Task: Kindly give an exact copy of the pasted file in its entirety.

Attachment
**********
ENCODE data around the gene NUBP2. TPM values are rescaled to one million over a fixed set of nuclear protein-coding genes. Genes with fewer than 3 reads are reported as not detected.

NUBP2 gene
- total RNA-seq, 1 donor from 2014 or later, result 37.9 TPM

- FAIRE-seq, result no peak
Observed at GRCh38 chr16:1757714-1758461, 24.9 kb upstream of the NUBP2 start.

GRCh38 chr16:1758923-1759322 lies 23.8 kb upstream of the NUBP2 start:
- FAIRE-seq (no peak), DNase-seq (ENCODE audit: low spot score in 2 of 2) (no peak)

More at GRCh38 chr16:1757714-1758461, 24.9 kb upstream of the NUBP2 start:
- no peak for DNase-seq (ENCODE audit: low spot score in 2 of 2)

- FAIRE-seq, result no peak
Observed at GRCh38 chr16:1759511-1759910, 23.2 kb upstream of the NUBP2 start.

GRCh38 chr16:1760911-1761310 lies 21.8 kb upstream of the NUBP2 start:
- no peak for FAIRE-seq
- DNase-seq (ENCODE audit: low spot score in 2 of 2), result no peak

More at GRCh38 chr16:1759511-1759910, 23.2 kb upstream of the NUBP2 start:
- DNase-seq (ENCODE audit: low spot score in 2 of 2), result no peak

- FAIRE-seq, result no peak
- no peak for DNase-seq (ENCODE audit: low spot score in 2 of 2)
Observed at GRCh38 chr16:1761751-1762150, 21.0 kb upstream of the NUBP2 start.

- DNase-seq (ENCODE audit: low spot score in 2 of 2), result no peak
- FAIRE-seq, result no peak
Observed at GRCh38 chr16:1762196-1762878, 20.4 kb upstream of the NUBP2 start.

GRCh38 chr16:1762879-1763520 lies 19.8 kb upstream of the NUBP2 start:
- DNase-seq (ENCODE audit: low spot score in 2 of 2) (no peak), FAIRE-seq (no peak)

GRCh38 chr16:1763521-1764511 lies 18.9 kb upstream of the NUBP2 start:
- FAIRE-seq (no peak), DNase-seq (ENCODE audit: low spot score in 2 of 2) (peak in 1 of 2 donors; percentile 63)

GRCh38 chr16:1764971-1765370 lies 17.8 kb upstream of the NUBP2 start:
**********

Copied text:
ENCODE data around the gene NUBP2. TPM values are rescaled to one million over a fixed set of nuclear protein-coding genes. Genes with fewer than 3 reads are reported as not detected.

NUBP2 gene
- total RNA-seq, 1 donor from 2014 or later, result 37.9 TPM

- FAIRE-seq, result no peak
Observed at GRCh38 chr16:1757714-1758461, 24.9 kb upstream of the NUBP2 start.

GRCh38 chr16:1758923-1759322 lies 23.8 kb upstream of the NUBP2 start:
- FAIRE-seq (no peak), DNase-seq (ENCODE audit: low spot score in 2 of 2) (no peak)

More at GRCh38 chr16:1757714-1758461, 24.9 kb upstream of the NUBP2 start:
- no peak for DNase-seq (ENCODE audit: low spot score in 2 of 2)

- FAIRE-seq, result no peak
Observed at GRCh38 chr16:1759511-1759910, 23.2 kb upstream of the NUBP2 start.

GRCh38 chr16:1760911-1761310 lies 21.8 kb upstream of the NUBP2 start:
- no peak for FAIRE-seq
- DNase-seq (ENCODE audit: low spot score in 2 of 2), result no peak

More at GRCh38 chr16:1759511-1759910, 23.2 kb upstream of the NUBP2 start:
- DNase-seq (ENCODE audit: low spot score in 2 of 2), result no peak

- FAIRE-seq, result no peak
- no peak for DNase-seq (ENCODE audit: low spot score in 2 of 2)
Observed at GRCh38 chr16:1761751-1762150, 21.0 kb upstream of the NUBP2 start.

- DNase-seq (ENCODE audit: low spot score in 2 of 2), result no peak
- FAIRE-seq, result no peak
Observed at GRCh38 chr16:1762196-1762878, 20.4 kb upstream of the NUBP2 start.

GRCh38 chr16:1762879-1763520 lies 19.8 kb upstream of the NUBP2 start:
- DNase-seq (ENCODE audit: low spot score in 2 of 2) (no peak), FAIRE-seq (no peak)

GRCh38 chr16:1763521-1764511 lies 18.9 kb upstream of the NUBP2 start:
- FAIRE-seq (no peak), DNase-seq (ENCODE audit: low spot score in 2 of 2) (peak in 1 of 2 donors; percentile 63)

GRCh38 chr16:1764971-1765370 lies 17.8 kb upstream of the NUBP2 start: